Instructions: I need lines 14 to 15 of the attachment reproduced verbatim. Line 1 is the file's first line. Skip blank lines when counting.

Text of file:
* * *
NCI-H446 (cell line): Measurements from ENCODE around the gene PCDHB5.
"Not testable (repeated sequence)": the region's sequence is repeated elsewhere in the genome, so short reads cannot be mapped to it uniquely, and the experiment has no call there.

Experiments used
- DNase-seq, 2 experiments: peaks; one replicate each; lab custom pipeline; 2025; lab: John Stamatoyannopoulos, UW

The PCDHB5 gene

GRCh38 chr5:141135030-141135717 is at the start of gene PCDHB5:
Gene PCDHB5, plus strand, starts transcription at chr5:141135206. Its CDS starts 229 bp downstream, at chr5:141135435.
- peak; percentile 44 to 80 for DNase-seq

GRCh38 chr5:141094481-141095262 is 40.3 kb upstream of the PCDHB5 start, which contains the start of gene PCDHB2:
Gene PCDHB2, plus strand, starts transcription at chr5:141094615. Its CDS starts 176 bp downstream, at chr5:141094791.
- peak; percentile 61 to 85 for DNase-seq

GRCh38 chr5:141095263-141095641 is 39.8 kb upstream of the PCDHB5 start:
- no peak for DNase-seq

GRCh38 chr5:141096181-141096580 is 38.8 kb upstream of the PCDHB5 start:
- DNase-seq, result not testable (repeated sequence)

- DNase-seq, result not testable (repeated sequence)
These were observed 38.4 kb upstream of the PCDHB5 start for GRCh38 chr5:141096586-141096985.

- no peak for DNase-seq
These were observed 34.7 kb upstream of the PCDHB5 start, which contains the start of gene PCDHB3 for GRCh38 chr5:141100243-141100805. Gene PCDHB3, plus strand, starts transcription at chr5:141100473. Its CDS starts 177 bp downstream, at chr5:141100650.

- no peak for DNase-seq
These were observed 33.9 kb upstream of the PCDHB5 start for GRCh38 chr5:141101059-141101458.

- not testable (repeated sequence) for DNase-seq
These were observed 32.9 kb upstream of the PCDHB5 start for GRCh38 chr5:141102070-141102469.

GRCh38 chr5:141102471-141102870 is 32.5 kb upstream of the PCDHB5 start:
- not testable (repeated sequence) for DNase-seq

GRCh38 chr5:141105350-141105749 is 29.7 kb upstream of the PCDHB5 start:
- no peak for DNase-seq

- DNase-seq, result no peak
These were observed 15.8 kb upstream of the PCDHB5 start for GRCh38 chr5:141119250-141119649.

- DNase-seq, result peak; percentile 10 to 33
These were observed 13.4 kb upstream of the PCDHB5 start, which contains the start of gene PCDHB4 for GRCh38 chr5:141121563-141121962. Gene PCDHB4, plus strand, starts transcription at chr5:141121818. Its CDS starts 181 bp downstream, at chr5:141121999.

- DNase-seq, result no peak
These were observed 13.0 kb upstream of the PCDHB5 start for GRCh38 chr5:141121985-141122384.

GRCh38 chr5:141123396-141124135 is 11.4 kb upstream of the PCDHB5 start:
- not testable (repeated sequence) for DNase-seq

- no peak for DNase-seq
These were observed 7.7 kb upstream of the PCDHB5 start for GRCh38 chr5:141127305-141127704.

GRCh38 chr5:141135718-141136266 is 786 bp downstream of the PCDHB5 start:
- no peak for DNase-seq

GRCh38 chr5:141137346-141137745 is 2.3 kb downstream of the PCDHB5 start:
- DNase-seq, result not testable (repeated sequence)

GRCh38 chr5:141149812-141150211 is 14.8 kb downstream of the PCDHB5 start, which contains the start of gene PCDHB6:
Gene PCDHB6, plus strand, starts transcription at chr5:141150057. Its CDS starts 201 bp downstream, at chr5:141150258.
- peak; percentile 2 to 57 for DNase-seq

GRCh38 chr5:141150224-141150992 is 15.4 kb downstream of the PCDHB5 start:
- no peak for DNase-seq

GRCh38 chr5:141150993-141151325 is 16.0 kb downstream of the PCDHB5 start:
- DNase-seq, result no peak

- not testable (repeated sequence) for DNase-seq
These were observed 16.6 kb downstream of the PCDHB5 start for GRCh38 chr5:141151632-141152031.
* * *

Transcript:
GRCh38 chr5:141096181-141096580 is 38.8 kb upstream of the PCDHB5 start:
- DNase-seq, result not testable (repeated sequence)